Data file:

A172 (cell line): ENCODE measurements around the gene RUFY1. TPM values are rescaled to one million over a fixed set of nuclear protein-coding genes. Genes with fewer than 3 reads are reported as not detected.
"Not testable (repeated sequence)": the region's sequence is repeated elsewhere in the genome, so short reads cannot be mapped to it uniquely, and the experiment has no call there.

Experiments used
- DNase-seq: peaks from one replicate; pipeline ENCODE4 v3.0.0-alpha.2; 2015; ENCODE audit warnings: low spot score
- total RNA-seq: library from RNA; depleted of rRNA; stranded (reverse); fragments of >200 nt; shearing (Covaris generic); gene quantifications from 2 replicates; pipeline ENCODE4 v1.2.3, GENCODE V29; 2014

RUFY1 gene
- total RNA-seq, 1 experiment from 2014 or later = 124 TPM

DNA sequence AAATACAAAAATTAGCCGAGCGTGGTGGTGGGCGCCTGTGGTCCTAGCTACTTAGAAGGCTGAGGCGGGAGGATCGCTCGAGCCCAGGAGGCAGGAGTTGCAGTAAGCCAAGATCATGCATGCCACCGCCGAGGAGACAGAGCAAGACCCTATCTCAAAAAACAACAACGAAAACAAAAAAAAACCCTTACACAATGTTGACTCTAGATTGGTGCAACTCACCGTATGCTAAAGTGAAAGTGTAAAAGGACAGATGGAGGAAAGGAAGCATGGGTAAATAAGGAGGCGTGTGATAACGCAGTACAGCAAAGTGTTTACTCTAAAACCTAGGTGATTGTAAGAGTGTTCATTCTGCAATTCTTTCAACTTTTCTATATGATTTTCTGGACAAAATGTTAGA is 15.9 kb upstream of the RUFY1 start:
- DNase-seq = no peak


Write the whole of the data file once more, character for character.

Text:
A172 (cell line): ENCODE measurements around the gene RUFY1. TPM values are rescaled to one million over a fixed set of nuclear protein-coding genes. Genes with fewer than 3 reads are reported as not detected.
"Not testable (repeated sequence)": the region's sequence is repeated elsewhere in the genome, so short reads cannot be mapped to it uniquely, and the experiment has no call there.

Experiments used
- DNase-seq: peaks from one replicate; pipeline ENCODE4 v3.0.0-alpha.2; 2015; ENCODE audit warnings: low spot score
- total RNA-seq: library from RNA; depleted of rRNA; stranded (reverse); fragments of >200 nt; shearing (Covaris generic); gene quantifications from 2 replicates; pipeline ENCODE4 v1.2.3, GENCODE V29; 2014

RUFY1 gene
- total RNA-seq, 1 experiment from 2014 or later = 124 TPM

DNA sequence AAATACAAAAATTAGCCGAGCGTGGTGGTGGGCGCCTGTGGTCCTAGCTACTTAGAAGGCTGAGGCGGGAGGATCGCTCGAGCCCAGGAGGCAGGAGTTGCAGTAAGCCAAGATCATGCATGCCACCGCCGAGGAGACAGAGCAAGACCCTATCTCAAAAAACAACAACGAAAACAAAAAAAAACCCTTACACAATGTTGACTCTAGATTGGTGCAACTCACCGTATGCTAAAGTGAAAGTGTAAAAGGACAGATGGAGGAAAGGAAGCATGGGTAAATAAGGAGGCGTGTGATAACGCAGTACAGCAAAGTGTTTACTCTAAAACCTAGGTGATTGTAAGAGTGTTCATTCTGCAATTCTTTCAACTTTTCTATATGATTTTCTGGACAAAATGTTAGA is 15.9 kb upstream of the RUFY1 start:
- DNase-seq = no peak